A few years ago I was taking a course on operating systems. As a way to understand more of the basics around processors and machine code, I wrote a very simple "starfield" in Assembly for the Commodore 64.
The "starfield", stars floating by at several distances and speeds, creating a parallax effect. For some reason it is one of my go-tos when I familiarize myself to a new system when graphics are involved.
It's a simple thing, and I thought that would be advanced enough for a first journey into assembly.
I picked the good old Commodore 64 as a platform. Simple enough to understand every part of the computer if need be, and lots of documentation around the internet thanks to the retro computing community.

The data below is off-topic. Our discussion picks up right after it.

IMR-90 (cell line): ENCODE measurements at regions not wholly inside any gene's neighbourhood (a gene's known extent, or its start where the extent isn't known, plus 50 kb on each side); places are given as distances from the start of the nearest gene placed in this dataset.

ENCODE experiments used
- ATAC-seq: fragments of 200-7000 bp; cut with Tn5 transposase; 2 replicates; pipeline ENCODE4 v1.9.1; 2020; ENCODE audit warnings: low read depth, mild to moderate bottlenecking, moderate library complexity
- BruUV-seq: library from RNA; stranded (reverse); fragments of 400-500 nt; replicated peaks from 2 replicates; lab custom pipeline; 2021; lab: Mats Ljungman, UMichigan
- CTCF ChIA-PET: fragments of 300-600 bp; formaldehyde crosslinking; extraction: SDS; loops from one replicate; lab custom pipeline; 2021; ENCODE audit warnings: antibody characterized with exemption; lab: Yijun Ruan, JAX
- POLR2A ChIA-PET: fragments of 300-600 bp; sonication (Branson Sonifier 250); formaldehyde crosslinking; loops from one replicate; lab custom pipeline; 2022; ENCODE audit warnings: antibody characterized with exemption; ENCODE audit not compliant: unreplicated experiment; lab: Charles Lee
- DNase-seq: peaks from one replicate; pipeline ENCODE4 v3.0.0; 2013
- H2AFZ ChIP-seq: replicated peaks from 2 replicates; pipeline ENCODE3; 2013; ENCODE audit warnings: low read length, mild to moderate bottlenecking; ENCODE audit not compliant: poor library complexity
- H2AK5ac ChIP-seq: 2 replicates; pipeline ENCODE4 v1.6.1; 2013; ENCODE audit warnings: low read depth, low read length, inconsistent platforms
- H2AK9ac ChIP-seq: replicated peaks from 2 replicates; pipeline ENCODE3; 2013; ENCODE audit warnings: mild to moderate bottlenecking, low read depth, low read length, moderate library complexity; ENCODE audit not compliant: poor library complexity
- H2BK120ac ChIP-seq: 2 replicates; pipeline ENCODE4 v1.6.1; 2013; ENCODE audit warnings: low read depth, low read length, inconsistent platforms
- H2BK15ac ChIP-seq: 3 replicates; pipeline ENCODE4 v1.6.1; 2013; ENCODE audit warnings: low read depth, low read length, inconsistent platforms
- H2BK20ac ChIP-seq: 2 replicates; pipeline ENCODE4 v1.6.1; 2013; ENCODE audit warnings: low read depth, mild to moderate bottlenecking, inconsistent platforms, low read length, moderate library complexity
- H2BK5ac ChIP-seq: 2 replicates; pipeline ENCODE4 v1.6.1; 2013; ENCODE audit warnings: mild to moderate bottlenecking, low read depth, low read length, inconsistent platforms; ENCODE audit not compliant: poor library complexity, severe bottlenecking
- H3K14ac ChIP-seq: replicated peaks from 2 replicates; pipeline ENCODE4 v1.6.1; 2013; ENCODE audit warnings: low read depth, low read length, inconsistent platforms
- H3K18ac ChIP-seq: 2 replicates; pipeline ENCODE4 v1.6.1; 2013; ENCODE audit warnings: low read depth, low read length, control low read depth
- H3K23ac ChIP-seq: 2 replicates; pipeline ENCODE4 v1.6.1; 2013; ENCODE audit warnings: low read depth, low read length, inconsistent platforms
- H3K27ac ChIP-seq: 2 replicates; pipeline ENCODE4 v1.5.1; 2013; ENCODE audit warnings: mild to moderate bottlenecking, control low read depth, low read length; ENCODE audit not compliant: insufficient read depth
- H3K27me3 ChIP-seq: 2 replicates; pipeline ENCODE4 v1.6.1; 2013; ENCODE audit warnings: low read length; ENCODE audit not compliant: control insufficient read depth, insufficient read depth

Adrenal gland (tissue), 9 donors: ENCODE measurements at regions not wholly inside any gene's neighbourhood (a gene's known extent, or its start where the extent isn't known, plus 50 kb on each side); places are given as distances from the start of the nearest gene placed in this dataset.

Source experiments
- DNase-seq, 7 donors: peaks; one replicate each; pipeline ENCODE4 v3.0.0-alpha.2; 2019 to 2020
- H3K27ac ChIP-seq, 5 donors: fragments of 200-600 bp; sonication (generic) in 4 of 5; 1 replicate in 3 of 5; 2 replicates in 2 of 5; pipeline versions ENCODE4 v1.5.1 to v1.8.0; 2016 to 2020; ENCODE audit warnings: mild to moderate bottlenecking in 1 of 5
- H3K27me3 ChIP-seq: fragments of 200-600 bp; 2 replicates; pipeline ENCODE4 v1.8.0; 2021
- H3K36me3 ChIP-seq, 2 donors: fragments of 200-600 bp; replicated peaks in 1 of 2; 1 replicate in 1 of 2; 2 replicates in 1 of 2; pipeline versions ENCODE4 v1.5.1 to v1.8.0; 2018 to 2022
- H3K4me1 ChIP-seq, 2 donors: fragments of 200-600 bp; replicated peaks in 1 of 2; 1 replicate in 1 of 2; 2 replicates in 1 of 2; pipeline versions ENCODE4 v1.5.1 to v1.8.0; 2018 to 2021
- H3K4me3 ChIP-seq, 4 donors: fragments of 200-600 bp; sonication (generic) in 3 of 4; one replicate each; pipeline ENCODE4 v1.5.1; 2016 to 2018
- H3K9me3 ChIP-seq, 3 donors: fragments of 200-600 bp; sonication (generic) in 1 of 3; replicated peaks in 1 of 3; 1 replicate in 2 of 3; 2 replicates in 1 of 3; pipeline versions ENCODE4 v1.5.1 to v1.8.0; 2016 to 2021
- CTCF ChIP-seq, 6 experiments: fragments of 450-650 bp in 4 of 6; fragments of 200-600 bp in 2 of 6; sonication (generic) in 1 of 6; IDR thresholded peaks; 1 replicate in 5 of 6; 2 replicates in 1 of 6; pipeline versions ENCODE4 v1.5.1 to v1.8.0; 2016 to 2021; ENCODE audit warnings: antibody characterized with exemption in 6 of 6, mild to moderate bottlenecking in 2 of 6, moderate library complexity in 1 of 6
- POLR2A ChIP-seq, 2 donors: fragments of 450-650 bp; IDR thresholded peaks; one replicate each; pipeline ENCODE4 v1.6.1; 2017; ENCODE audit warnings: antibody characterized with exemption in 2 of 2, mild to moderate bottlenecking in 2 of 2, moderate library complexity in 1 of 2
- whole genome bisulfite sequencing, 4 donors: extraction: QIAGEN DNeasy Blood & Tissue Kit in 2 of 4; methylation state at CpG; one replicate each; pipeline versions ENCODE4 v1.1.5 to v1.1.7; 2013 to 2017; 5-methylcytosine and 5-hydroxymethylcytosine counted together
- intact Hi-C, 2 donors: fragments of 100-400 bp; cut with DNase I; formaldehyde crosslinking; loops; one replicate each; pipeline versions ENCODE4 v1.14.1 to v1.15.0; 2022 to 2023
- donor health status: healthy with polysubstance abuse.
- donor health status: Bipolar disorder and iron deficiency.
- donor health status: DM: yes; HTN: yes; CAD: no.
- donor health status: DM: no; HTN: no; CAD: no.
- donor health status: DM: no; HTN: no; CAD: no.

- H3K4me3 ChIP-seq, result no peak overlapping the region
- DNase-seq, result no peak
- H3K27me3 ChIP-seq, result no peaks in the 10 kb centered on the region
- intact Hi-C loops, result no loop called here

I quickly found a few resources to lean on:
I later looked into writing some code for Nintendo Entertainment System, and if I ever do another 6502 project, I will probably use cc65 instead of KickAssembler.
I found a simple sprite example somewhere, and I went from there.
Using KickAssembler feels a little like cheating. It has some built in snacks that lets you load GIF files directly into sprite memory. For this simple code one could just as easily just hand-code the circles.
The code is as simple as it gets:
- Initialize border and background to black
- Clear screen
- Enable sprites, set colors and data pointers
- Pick random speeds for all sprites
- Wait for screen blanking
- Update all sprite positions
- Recycle sprites that have moved out of the viewport
I started on some more advanced functionality like background music, but dropped it. The resulting clutter was of course left for later use.
You can have a look at the code on my Github, or just have a look at the result below:
(Edit 2023: Moved the video clip to YouTube)